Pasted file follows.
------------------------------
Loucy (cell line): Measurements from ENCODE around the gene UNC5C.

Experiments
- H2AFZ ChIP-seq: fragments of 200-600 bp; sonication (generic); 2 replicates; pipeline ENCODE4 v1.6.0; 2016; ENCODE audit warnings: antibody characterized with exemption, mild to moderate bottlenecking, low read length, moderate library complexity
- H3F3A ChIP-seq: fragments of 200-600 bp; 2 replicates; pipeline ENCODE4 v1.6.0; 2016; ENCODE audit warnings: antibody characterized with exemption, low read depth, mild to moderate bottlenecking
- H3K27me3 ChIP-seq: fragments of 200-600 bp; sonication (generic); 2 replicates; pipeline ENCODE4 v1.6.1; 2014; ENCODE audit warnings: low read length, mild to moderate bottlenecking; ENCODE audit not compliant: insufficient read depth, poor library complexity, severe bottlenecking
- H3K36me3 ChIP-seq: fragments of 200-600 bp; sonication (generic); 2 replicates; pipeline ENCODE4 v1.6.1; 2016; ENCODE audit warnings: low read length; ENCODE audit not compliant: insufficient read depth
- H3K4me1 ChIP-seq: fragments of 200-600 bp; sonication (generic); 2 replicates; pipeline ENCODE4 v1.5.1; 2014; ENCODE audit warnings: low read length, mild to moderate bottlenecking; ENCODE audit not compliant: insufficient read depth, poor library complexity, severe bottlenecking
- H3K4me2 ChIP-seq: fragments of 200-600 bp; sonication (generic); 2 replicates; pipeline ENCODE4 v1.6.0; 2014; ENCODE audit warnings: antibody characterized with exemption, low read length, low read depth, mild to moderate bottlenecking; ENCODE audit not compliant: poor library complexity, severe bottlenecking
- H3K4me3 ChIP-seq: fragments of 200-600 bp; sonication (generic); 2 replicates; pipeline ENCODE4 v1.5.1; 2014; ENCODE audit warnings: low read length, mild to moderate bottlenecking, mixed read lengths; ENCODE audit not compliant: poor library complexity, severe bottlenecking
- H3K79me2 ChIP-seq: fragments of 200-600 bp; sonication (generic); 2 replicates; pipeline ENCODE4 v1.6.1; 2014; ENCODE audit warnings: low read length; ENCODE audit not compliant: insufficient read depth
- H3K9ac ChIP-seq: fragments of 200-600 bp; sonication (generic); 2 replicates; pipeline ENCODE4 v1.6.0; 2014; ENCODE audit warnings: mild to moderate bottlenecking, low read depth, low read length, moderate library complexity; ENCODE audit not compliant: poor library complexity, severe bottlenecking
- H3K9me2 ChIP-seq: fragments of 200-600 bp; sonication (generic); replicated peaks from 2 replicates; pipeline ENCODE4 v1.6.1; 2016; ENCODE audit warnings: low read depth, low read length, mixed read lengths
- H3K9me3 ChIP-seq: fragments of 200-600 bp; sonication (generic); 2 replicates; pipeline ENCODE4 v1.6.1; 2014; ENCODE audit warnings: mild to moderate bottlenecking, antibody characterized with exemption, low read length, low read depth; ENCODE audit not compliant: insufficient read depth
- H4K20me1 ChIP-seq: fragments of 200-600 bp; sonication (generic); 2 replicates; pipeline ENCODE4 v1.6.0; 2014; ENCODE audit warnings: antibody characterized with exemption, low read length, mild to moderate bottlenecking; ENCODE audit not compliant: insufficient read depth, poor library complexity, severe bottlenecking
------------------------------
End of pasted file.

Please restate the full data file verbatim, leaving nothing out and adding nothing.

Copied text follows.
Loucy (cell line): Measurements from ENCODE around the gene UNC5C.

Experiments
- H2AFZ ChIP-seq: fragments of 200-600 bp; sonication (generic); 2 replicates; pipeline ENCODE4 v1.6.0; 2016; ENCODE audit warnings: antibody characterized with exemption, mild to moderate bottlenecking, low read length, moderate library complexity
- H3F3A ChIP-seq: fragments of 200-600 bp; 2 replicates; pipeline ENCODE4 v1.6.0; 2016; ENCODE audit warnings: antibody characterized with exemption, low read depth, mild to moderate bottlenecking
- H3K27me3 ChIP-seq: fragments of 200-600 bp; sonication (generic); 2 replicates; pipeline ENCODE4 v1.6.1; 2014; ENCODE audit warnings: low read length, mild to moderate bottlenecking; ENCODE audit not compliant: insufficient read depth, poor library complexity, severe bottlenecking
- H3K36me3 ChIP-seq: fragments of 200-600 bp; sonication (generic); 2 replicates; pipeline ENCODE4 v1.6.1; 2016; ENCODE audit warnings: low read length; ENCODE audit not compliant: insufficient read depth
- H3K4me1 ChIP-seq: fragments of 200-600 bp; sonication (generic); 2 replicates; pipeline ENCODE4 v1.5.1; 2014; ENCODE audit warnings: low read length, mild to moderate bottlenecking; ENCODE audit not compliant: insufficient read depth, poor library complexity, severe bottlenecking
- H3K4me2 ChIP-seq: fragments of 200-600 bp; sonication (generic); 2 replicates; pipeline ENCODE4 v1.6.0; 2014; ENCODE audit warnings: antibody characterized with exemption, low read length, low read depth, mild to moderate bottlenecking; ENCODE audit not compliant: poor library complexity, severe bottlenecking
- H3K4me3 ChIP-seq: fragments of 200-600 bp; sonication (generic); 2 replicates; pipeline ENCODE4 v1.5.1; 2014; ENCODE audit warnings: low read length, mild to moderate bottlenecking, mixed read lengths; ENCODE audit not compliant: poor library complexity, severe bottlenecking
- H3K79me2 ChIP-seq: fragments of 200-600 bp; sonication (generic); 2 replicates; pipeline ENCODE4 v1.6.1; 2014; ENCODE audit warnings: low read length; ENCODE audit not compliant: insufficient read depth
- H3K9ac ChIP-seq: fragments of 200-600 bp; sonication (generic); 2 replicates; pipeline ENCODE4 v1.6.0; 2014; ENCODE audit warnings: mild to moderate bottlenecking, low read depth, low read length, moderate library complexity; ENCODE audit not compliant: poor library complexity, severe bottlenecking
- H3K9me2 ChIP-seq: fragments of 200-600 bp; sonication (generic); replicated peaks from 2 replicates; pipeline ENCODE4 v1.6.1; 2016; ENCODE audit warnings: low read depth, low read length, mixed read lengths
- H3K9me3 ChIP-seq: fragments of 200-600 bp; sonication (generic); 2 replicates; pipeline ENCODE4 v1.6.1; 2014; ENCODE audit warnings: mild to moderate bottlenecking, antibody characterized with exemption, low read length, low read depth; ENCODE audit not compliant: insufficient read depth
- H4K20me1 ChIP-seq: fragments of 200-600 bp; sonication (generic); 2 replicates; pipeline ENCODE4 v1.6.0; 2014; ENCODE audit warnings: antibody characterized with exemption, low read length, mild to moderate bottlenecking; ENCODE audit not compliant: insufficient read depth, poor library complexity, severe bottlenecking